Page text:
The top three in the men’s singles competition also picked up medals in the team event. Chen helped the US finish second, while Uno and Kagiyama were part of the Japan team that won bronze. The last event was the women’s free skate in which Kaori Sakamoto placed second behind ROC’s Kamila Valieva. Since then, news has come out that Valieva has allegedly tested positive for the banned substance trimetazidine. At 15, she is considered a “protected person,” which means there’s a chance that, even if found guilty of an anti-doping violation, she could be reprimanded rather than disqualified.  A medal ceremony has yet to take place. 

Ikuma Horishima won Japan’s first medal at the Games | Photo by Juanan Barros Moreno/Shutterstock

Bronze for Horishima, Takagi Has to Settle for Silver  

Japan’s first medal of the Games came from Ikuma Horishima. He finished third in the men’s moguls final behind Sweden’s Walter Wallberg and Canada’s Mikael Kingsbury. In the women’s competition, 17-year-old Anri Kawamura finished fifth as Australia’s Jakara Anthony topped the podium. There was disappointment in speed skating as pre-race favorite Miho Takagi had to settle for a silver in the 1,500m. It was the same 1-2 as four years ago with Ireen Wüst winning gold. The Dutch woman became the first athlete to win an individual event at five consecutive Olympics.  

In other sporting news, Takumi Minamino marked his 50th appearance for Liverpool with a goal in their 3-1 FA Cup win against Cardiff. It was the Japanese international’s seventh goal of the season for the Merseyside club. Up in Scotland, Daizen Maeda grabbed his second of the campaign for Celtic who remain top after wins over Motherwell and Aberdeen. There were also goals last weekend in Belgium for Daichi Hayashi as Sint-Truiden beat Kortrijk 3-1, and Ado Onaiwu in France who bagged the fourth in Toulouse’s 4-1 win over Dijon.  

Japan is targeting 1 million booster shots per day

Quasi-State of Emergency Extended  

The quasi-state of emergency is not going away any time soon. This week came the news that restrictions for Tokyo and 12 other prefectures would be extended for three more weeks. Initially scheduled to end this Sunday, they will now remain in place until at least March 6. There are currently 35 out of 47 prefectures under a quasi-state of emergency. On Saturday, Kochi will become prefecture number 36 to join the list. While cases remain high throughout the country, they are slightly down from last week.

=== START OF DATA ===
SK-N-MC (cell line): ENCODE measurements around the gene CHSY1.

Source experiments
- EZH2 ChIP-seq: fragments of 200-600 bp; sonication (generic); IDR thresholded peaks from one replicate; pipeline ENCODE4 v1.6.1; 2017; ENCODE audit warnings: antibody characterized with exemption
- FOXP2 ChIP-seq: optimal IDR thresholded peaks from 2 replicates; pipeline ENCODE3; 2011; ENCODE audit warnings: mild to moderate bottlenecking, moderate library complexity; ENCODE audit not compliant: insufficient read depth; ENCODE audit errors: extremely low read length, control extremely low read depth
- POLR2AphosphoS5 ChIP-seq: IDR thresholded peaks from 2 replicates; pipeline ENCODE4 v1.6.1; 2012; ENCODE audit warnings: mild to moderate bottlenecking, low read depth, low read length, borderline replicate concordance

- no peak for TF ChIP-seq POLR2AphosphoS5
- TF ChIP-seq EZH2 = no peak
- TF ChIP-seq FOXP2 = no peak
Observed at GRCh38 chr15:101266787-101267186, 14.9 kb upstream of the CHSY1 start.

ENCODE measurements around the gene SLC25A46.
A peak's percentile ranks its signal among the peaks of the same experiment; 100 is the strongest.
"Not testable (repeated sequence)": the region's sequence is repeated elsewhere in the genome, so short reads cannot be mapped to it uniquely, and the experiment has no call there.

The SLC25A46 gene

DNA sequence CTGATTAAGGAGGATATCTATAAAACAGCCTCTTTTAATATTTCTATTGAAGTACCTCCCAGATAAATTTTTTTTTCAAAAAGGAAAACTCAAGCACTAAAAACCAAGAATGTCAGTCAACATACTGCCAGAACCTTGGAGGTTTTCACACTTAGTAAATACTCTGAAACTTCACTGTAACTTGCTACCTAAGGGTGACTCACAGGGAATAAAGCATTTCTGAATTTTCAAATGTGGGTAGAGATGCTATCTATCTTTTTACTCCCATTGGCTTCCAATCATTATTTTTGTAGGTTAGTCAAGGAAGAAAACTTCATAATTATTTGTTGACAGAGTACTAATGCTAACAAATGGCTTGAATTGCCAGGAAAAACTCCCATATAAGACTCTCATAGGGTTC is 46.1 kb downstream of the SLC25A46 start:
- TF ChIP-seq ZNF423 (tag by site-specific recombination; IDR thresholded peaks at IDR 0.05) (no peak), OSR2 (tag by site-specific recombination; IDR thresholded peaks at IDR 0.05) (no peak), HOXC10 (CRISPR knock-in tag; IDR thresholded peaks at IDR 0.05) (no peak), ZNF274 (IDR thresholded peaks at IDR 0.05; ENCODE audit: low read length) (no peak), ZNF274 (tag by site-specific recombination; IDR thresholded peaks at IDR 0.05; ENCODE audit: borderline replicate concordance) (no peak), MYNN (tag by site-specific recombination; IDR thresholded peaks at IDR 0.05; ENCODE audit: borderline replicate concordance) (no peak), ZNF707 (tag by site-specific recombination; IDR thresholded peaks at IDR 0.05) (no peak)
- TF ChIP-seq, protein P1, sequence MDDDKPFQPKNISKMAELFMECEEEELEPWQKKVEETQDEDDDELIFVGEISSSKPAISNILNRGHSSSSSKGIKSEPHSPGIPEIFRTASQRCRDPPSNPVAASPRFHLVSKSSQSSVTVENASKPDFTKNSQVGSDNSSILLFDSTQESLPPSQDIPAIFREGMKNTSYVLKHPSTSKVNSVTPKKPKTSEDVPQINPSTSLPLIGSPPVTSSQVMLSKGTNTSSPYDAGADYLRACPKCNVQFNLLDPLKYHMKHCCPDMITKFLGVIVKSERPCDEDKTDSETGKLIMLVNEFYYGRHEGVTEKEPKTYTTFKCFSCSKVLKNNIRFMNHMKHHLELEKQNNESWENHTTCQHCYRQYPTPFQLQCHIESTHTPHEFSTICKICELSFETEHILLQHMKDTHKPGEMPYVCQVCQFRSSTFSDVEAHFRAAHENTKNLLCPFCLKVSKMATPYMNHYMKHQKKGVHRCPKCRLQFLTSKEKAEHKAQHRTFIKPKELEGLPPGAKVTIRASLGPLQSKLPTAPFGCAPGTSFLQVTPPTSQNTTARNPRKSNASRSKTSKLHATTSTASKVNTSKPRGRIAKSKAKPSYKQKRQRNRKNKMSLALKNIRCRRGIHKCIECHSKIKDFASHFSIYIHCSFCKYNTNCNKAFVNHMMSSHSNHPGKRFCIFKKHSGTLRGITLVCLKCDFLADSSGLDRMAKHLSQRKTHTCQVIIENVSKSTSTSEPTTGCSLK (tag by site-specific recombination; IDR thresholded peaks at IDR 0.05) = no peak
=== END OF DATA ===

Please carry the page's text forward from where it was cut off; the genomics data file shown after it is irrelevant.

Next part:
At a televised House of Representatives Budget Committee meeting on Monday, Prime Minister Kishida called on ministers to speed up the Covid-19 booster shot program. At the moment, around 500,000 shots are being administered daily. Stating a target number for the first time, he said that figure should be doubled this month. “We’ll strengthen our efforts to increase the pace to 1 million doses per day as early as possible in February,” insisted the PM. The rollout so far has been painfully slow, leading to criticism of the government from several politicians including former vaccine czar Taro Kono. 

Ryusuke Hamaguchi is the first Japanese director since Akira Kurosawa to be nominated for a Best Director Oscar 

Drive My Car Earns Four Oscar Nominations

Speaking about his movie Asako I & II in 2018, Ryusuke Hamaguchi told TW he didn’t “make films to chase awards.” Well, that may be true, but it seems that awards are now chasing him. From the Cannes International Film Festival to the Golden Globes, Drive My Car has picked up accolade after accolade. Two more were added on Sunday at the London Film Critics’ Circle Awards. And then two days later came the announcement that the three-hour drama had been nominated for four Oscars.  

Drive My Car is the first-ever Japanese film to score a Best Picture nod. The only non-English-language movie to take home Hollywood’s top prize was Parasite two years ago. Hamaguchi, meanwhile, became the third Japanese filmmaker to earn a Best Director nomination after Hiroshi Teshigahara (Women in the Dunes) and Akira Kurosawa (Ran). He was also nominated alongside Takamasa Oe for Best Adapted Screenplay. The script was based on a short story by Haruki Murakami. The least surprising nomination came in the Best International Feature Film category.